Continuing my series on expanding and giving real life examples, I’d like to go back to an earlier blog.
So remember, what we learn from the Shingo Model, is that Ideal Results Require Ideal Behaviours.
The Shingo principle “create value for the customer” again sounds obvious and is covered at a high level in Lean Thinking but this principle goes deeper.
“Ultimately, value must be defined through the lens of what a customer wants and is willing to pay for. Organisations that fail to deliver both effectively and efficiently on this most fundamental outcome cannot be sustained over the long-term.” shingo.org
When I parked my car outside of Silverdale Countdown, I noticed freshly painted white and yellow lines.
I also notes some freshly painted weeds that led me to question whether the painter honoured this principle?
I’m guessing the customers are the retailers that pay their rent for use of space and parking and the landlord who is paying to maintain their assets.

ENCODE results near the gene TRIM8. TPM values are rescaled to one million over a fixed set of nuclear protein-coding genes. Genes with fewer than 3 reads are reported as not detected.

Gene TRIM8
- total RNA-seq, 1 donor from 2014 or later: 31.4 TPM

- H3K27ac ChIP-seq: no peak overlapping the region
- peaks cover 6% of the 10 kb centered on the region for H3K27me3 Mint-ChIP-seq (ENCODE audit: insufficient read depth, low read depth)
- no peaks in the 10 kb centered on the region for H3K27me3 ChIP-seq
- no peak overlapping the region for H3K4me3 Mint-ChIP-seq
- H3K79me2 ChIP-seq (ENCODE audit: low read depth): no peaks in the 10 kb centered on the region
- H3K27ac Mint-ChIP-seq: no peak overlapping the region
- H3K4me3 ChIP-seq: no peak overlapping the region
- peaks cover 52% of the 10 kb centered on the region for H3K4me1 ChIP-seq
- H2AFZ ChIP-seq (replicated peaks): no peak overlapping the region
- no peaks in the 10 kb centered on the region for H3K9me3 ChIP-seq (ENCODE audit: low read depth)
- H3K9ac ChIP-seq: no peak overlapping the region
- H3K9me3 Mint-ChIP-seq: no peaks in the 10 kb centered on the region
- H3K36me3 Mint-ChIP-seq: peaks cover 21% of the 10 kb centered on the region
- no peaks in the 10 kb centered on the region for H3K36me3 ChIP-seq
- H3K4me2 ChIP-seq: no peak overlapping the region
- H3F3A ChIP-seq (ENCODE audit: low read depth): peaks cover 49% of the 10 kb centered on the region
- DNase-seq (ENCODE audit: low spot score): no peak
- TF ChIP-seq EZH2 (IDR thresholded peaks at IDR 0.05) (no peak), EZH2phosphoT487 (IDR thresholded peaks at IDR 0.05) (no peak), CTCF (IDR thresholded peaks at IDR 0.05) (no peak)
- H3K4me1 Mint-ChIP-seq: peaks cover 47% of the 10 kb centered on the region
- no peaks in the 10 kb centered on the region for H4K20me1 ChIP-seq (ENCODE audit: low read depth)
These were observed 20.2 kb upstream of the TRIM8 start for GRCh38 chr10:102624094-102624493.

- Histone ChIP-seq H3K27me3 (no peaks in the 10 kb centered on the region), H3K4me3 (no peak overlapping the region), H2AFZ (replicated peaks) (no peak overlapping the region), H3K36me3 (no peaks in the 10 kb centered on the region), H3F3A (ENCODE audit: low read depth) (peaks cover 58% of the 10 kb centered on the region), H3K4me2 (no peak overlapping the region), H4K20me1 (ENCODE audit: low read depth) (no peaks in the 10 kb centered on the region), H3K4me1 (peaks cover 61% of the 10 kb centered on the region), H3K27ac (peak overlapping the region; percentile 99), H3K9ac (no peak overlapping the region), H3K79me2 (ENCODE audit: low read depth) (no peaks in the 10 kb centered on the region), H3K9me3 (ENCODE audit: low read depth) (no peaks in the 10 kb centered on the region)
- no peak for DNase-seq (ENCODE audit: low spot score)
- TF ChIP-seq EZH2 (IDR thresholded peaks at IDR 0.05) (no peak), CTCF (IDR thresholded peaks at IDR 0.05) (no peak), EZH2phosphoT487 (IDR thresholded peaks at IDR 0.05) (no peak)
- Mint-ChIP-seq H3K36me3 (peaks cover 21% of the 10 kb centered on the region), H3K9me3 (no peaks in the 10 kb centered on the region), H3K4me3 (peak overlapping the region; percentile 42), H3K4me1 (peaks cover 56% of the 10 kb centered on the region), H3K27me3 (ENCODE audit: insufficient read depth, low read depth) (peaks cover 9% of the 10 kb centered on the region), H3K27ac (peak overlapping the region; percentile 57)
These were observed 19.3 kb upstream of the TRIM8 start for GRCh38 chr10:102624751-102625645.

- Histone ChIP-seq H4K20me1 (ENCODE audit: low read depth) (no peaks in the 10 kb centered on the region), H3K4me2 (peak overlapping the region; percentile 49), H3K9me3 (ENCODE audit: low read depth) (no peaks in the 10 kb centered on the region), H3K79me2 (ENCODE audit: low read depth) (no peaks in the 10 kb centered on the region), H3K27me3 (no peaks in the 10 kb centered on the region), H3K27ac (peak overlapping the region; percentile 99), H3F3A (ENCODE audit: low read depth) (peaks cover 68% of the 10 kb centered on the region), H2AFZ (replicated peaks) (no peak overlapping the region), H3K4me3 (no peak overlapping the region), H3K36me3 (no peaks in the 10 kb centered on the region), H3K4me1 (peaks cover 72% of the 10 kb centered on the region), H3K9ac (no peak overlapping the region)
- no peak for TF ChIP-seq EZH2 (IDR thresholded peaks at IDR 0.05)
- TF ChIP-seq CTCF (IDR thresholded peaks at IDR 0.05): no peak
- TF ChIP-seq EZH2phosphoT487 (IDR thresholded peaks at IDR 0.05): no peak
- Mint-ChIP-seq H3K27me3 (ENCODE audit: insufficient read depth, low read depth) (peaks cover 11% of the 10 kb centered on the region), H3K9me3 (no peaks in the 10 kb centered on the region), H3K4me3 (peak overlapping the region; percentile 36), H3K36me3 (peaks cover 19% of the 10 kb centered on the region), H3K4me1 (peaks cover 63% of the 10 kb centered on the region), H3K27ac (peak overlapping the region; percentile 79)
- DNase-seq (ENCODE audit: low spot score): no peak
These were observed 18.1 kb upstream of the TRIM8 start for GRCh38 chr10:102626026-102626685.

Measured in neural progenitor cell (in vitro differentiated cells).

Possibly the landlord wants value for the customer and their money, but perhaps has missed a fundamental step.
A good behaviour would be to ensure that the entire Value Stream was aligned, assuring maximum value for the end consumer?
Technically the paint contractor is delivering as promised but you would have thought that they would have flagged the weed issue and maybe even provided a solution prior to the paint job?
In this case the system has broken down, the process was unsuitable and the results were a waste of paint and failure to deliver what the customer wanted.
If an organisation has the behaviour, where time is invested in building close relationships with customers by asking questions, anticipating needs and aligning the value stream to deliver this and continuously improve, this may not have happened.
If each and every participant in delivering this service was aligned with the end goal of customer first principles, perhaps they would take pride in a job well done and hold themselves accountable for any problems and resolve them as a matter of principle.
If anyone would like further information on the Shingo Model for Enterprise Excellence, drop me a line. email@example.com